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Develop for Azure Managed Cache Service

Updated: July 16, 2010

For guidance on choosing the right Azure Cache offering for your application, see Which Azure Cache offering is right for me?.

Managed Cache Service provides a set of APIs to add, update, and remove items from a cache. Using the classes and methods in the Microsoft.ApplicationServer.Caching namespace is a direct way of interacting with a cache. Whereas, using one of the ASP.NET providers is an indirect way of using a cache. The topics in this section cover direct programmatic use of Managed Cache Service. For more information about the ASP.NET providers for Managed Cache Service, see ASP.NET 4 Cache Providers for Azure Managed Cache Service.

Programming Model

The Managed Cache Service programming model is designed for the cache-aside programming pattern. If your data is not present in the cache, your application, and not the distributed cache, must reload data into the cache from the original data source.

Cache-aside Programming Considerations

Design application code to function independent of the cache, so that the application continues to function if the cached data is not available. Because data in the cache is not persisted in a durable fashion, the possibility exists that the data in the cache could be unavailable. For example, if a cache is scaled to a different cache offering, the cached items in memory are lost. Requesting an item that does not exist in the cache is referred to as a cache miss.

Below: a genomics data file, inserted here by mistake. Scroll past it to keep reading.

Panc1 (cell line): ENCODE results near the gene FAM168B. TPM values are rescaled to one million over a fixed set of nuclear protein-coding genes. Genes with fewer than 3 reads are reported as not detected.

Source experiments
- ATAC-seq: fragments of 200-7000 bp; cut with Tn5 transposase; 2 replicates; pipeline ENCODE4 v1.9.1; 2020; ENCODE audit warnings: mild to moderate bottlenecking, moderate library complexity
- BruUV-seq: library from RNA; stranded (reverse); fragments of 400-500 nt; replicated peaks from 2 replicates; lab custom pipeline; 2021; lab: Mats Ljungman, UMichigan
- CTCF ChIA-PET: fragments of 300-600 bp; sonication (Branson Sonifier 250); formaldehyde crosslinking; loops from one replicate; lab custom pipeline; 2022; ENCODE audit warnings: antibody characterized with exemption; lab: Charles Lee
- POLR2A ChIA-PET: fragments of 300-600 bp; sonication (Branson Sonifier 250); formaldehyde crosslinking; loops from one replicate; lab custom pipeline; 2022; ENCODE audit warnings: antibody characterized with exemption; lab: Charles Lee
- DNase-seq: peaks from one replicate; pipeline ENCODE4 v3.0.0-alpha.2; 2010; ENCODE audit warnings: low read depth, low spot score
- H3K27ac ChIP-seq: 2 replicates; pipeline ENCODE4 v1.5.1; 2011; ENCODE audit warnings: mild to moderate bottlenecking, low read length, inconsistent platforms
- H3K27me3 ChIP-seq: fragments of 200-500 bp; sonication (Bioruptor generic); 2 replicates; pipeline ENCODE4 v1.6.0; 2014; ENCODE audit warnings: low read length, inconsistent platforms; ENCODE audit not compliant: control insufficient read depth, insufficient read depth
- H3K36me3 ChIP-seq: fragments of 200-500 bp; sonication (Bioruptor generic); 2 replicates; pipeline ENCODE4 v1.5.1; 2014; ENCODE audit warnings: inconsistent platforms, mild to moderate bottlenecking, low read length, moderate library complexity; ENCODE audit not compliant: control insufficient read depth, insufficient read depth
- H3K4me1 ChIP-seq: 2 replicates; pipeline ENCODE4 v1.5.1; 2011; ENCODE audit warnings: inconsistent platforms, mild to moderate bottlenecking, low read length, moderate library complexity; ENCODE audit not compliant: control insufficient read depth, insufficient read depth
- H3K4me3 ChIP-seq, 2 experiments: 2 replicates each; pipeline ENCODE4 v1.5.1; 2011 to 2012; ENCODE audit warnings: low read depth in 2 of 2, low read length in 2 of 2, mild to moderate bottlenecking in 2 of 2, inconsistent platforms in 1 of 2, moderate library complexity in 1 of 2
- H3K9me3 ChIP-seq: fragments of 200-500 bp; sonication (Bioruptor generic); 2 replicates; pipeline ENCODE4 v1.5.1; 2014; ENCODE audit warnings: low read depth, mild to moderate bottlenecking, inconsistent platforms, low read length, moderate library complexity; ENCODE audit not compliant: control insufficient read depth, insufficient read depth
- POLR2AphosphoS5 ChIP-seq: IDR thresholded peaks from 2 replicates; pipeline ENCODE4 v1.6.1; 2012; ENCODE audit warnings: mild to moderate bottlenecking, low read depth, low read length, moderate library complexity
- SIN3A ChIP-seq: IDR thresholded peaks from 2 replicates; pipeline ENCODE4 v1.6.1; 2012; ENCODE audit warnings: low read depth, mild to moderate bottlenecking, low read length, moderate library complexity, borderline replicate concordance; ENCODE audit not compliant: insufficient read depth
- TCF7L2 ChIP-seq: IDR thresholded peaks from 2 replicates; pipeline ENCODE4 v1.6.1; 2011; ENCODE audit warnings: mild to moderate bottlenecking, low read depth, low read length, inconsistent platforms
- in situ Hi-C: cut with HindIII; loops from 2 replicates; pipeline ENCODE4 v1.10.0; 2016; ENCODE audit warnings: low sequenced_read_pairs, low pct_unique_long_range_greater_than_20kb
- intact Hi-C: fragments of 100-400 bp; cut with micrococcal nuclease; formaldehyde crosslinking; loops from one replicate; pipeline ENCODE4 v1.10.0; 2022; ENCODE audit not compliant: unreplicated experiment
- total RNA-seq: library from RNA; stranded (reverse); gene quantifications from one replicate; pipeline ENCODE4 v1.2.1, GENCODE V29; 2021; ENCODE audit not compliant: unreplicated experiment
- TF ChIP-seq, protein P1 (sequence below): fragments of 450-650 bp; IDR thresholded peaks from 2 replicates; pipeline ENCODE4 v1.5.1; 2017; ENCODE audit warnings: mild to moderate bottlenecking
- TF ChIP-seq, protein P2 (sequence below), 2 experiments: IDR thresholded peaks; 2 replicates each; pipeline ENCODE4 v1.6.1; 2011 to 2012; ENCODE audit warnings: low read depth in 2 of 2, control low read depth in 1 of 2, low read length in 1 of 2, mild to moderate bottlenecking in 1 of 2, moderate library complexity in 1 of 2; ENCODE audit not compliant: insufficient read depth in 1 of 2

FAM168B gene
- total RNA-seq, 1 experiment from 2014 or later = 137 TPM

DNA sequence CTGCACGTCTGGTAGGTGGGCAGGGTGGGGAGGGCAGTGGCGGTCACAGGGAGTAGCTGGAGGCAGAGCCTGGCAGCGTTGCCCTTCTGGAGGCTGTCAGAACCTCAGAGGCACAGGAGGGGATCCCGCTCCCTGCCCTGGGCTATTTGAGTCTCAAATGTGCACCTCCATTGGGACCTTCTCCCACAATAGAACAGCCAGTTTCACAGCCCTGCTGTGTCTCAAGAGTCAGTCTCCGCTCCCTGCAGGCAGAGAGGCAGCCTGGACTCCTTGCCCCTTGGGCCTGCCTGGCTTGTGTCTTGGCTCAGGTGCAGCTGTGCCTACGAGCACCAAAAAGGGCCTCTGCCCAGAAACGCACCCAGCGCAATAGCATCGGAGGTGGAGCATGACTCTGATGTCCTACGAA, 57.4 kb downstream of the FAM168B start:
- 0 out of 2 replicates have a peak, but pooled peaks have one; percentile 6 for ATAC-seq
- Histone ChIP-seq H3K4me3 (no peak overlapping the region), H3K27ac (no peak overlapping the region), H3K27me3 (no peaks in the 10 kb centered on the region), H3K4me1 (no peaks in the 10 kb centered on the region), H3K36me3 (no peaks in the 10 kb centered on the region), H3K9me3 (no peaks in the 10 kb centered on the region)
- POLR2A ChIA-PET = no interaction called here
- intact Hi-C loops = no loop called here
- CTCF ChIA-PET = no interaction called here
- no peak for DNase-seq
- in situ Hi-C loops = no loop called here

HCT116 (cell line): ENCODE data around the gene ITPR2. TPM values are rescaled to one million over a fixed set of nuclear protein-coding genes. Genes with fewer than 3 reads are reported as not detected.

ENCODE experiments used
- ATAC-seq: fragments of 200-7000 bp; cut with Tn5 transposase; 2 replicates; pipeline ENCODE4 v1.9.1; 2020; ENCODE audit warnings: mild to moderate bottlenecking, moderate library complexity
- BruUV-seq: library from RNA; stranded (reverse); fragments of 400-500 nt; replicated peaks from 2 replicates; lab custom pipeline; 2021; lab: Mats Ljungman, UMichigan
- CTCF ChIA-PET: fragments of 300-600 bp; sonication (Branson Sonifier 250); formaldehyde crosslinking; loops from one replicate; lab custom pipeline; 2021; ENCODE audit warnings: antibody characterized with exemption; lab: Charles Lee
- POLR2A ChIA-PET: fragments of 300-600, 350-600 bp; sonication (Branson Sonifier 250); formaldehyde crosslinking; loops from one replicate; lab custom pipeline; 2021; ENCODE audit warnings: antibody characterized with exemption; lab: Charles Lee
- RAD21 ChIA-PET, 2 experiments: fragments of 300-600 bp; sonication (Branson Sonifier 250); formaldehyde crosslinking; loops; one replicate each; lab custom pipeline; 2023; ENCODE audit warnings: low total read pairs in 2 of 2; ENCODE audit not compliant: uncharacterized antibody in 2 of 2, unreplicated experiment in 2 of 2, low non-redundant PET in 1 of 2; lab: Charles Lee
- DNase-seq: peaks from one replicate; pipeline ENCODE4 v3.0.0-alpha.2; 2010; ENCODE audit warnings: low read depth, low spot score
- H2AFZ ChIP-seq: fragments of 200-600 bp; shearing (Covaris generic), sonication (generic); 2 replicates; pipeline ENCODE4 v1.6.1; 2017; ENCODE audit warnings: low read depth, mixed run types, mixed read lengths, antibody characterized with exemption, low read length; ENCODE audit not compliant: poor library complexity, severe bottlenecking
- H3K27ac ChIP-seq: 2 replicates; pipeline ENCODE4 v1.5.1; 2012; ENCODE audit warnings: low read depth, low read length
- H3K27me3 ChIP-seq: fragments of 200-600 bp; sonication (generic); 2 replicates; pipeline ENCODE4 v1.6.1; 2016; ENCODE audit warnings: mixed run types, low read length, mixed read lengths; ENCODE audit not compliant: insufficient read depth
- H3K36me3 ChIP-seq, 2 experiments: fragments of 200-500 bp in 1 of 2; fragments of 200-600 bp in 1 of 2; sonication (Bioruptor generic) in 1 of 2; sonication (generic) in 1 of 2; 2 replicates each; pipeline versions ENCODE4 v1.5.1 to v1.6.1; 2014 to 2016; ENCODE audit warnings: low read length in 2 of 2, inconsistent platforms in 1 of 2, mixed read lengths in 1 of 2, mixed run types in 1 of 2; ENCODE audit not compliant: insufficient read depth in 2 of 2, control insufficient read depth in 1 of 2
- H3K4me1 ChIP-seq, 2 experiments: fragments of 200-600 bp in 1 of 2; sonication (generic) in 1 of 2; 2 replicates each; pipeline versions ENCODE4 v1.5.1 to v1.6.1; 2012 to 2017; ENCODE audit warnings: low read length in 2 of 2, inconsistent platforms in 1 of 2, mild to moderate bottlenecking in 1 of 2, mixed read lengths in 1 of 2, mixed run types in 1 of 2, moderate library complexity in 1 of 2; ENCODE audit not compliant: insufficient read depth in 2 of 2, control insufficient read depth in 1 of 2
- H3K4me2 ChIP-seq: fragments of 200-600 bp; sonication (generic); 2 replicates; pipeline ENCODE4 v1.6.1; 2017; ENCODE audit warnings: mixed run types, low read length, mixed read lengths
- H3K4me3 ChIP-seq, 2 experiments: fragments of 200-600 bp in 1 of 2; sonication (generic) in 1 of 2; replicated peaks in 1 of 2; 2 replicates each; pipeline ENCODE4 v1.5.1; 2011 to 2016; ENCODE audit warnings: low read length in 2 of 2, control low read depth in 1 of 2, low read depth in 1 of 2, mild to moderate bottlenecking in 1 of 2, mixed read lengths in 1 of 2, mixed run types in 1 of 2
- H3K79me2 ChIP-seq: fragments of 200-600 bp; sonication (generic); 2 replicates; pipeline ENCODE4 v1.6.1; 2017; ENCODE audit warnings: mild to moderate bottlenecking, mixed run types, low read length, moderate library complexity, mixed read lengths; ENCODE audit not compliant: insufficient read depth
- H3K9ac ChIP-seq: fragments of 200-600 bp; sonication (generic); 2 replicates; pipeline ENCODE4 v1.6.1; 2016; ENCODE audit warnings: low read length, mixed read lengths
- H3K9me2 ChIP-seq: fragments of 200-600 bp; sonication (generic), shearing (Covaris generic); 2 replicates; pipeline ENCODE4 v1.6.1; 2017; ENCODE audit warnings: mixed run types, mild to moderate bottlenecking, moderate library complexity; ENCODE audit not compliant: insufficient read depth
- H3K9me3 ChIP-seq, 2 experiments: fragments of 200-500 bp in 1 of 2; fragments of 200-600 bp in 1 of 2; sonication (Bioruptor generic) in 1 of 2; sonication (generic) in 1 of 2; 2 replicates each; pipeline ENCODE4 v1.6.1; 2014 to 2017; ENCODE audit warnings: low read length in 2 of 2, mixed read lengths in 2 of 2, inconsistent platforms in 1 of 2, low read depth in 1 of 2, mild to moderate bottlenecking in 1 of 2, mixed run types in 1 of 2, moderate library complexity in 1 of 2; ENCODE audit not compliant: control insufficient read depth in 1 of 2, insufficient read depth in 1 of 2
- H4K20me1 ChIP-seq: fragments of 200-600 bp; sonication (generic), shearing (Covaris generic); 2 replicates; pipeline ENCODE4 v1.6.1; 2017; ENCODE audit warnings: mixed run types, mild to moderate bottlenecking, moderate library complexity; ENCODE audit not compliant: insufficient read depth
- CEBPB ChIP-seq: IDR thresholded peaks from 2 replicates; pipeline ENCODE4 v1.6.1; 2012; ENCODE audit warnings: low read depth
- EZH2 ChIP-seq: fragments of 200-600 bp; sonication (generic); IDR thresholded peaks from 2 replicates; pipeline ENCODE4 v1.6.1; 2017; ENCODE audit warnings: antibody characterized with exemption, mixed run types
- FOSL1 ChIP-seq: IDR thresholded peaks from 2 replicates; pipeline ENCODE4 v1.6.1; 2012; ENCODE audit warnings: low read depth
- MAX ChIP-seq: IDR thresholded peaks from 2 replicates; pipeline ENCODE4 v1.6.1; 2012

When using the Managed Cache Service high availability feature, backup copies of cached items help to guard against machine and process failures on a cache. Even with high availability enabled, there is a chance, no matter how remote, that all cache data is lost due to a major disaster event. Items that require persistence must use a database or other persistent-storage techniques. For more information, see High Availability for Azure Managed Cache Service.

There are many other reasons that your code might encounter a cache miss. For example, the cache item might have expired or been evicted based on normal expiration and eviction policies. Regardless of the reason, the application code must be able to access the original data source to repopulate the item in the cache. For more information, see Expiration and Eviction for Azure Managed Cache Service.

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